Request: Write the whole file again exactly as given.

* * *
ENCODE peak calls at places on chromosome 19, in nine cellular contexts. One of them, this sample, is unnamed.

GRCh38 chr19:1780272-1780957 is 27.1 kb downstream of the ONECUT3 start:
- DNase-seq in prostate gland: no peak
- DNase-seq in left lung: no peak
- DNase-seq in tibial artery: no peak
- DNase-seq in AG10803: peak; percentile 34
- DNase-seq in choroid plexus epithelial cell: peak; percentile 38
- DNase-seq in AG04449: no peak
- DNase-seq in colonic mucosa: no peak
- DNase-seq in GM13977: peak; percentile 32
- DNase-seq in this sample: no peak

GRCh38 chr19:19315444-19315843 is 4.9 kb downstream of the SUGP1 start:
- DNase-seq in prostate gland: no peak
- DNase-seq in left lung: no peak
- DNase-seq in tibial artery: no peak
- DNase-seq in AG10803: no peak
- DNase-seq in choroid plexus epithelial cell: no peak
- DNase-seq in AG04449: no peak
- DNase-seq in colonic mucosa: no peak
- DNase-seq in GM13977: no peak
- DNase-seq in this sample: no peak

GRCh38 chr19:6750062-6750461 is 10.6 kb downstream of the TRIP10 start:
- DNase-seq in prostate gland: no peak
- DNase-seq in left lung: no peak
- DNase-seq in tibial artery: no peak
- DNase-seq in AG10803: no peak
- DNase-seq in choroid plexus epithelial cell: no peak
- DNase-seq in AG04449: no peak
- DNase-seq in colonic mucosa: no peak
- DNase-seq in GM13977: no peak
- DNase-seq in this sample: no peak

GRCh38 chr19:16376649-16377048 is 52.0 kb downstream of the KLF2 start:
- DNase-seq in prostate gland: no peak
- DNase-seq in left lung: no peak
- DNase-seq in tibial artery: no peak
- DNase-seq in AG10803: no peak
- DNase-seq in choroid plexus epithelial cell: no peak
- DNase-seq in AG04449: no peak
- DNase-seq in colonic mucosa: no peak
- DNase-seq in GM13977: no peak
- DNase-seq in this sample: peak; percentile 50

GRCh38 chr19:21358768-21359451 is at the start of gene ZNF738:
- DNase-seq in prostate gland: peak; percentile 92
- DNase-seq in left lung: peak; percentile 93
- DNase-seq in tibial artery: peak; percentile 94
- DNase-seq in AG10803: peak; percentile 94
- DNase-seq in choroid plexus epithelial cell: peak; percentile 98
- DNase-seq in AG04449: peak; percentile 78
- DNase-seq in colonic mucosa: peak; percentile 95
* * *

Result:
ENCODE peak calls at places on chromosome 19, in nine cellular contexts. One of them, this sample, is unnamed.

GRCh38 chr19:1780272-1780957 is 27.1 kb downstream of the ONECUT3 start:
- DNase-seq in prostate gland: no peak
- DNase-seq in left lung: no peak
- DNase-seq in tibial artery: no peak
- DNase-seq in AG10803: peak; percentile 34
- DNase-seq in choroid plexus epithelial cell: peak; percentile 38
- DNase-seq in AG04449: no peak
- DNase-seq in colonic mucosa: no peak
- DNase-seq in GM13977: peak; percentile 32
- DNase-seq in this sample: no peak

GRCh38 chr19:19315444-19315843 is 4.9 kb downstream of the SUGP1 start:
- DNase-seq in prostate gland: no peak
- DNase-seq in left lung: no peak
- DNase-seq in tibial artery: no peak
- DNase-seq in AG10803: no peak
- DNase-seq in choroid plexus epithelial cell: no peak
- DNase-seq in AG04449: no peak
- DNase-seq in colonic mucosa: no peak
- DNase-seq in GM13977: no peak
- DNase-seq in this sample: no peak

GRCh38 chr19:6750062-6750461 is 10.6 kb downstream of the TRIP10 start:
- DNase-seq in prostate gland: no peak
- DNase-seq in left lung: no peak
- DNase-seq in tibial artery: no peak
- DNase-seq in AG10803: no peak
- DNase-seq in choroid plexus epithelial cell: no peak
- DNase-seq in AG04449: no peak
- DNase-seq in colonic mucosa: no peak
- DNase-seq in GM13977: no peak
- DNase-seq in this sample: no peak

GRCh38 chr19:16376649-16377048 is 52.0 kb downstream of the KLF2 start:
- DNase-seq in prostate gland: no peak
- DNase-seq in left lung: no peak
- DNase-seq in tibial artery: no peak
- DNase-seq in AG10803: no peak
- DNase-seq in choroid plexus epithelial cell: no peak
- DNase-seq in AG04449: no peak
- DNase-seq in colonic mucosa: no peak
- DNase-seq in GM13977: no peak
- DNase-seq in this sample: peak; percentile 50

GRCh38 chr19:21358768-21359451 is at the start of gene ZNF738:
- DNase-seq in prostate gland: peak; percentile 92
- DNase-seq in left lung: peak; percentile 93
- DNase-seq in tibial artery: peak; percentile 94
- DNase-seq in AG10803: peak; percentile 94
- DNase-seq in choroid plexus epithelial cell: peak; percentile 98
- DNase-seq in AG04449: peak; percentile 78
- DNase-seq in colonic mucosa: peak; percentile 95